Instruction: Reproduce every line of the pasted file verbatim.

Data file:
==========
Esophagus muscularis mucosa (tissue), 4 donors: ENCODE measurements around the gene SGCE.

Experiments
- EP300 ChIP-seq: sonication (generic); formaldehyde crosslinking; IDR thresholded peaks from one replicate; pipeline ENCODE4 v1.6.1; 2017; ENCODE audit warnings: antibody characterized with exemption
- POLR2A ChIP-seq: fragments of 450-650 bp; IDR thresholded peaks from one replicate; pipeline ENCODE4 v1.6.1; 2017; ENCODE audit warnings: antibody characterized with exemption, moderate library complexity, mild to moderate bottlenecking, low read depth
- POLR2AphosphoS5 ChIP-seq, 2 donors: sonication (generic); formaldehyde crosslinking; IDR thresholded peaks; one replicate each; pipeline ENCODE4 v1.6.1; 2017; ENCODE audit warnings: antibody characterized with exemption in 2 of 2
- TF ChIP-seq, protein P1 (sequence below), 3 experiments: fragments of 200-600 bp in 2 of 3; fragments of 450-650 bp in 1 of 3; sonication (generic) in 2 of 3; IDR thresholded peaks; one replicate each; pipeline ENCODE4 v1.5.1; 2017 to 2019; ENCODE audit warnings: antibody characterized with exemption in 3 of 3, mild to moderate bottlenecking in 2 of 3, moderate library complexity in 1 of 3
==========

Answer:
Esophagus muscularis mucosa (tissue), 4 donors: ENCODE measurements around the gene SGCE.

Experiments
- EP300 ChIP-seq: sonication (generic); formaldehyde crosslinking; IDR thresholded peaks from one replicate; pipeline ENCODE4 v1.6.1; 2017; ENCODE audit warnings: antibody characterized with exemption
- POLR2A ChIP-seq: fragments of 450-650 bp; IDR thresholded peaks from one replicate; pipeline ENCODE4 v1.6.1; 2017; ENCODE audit warnings: antibody characterized with exemption, moderate library complexity, mild to moderate bottlenecking, low read depth
- POLR2AphosphoS5 ChIP-seq, 2 donors: sonication (generic); formaldehyde crosslinking; IDR thresholded peaks; one replicate each; pipeline ENCODE4 v1.6.1; 2017; ENCODE audit warnings: antibody characterized with exemption in 2 of 2
- TF ChIP-seq, protein P1 (sequence below), 3 experiments: fragments of 200-600 bp in 2 of 3; fragments of 450-650 bp in 1 of 3; sonication (generic) in 2 of 3; IDR thresholded peaks; one replicate each; pipeline ENCODE4 v1.5.1; 2017 to 2019; ENCODE audit warnings: antibody characterized with exemption in 3 of 3, mild to moderate bottlenecking in 2 of 3, moderate library complexity in 1 of 3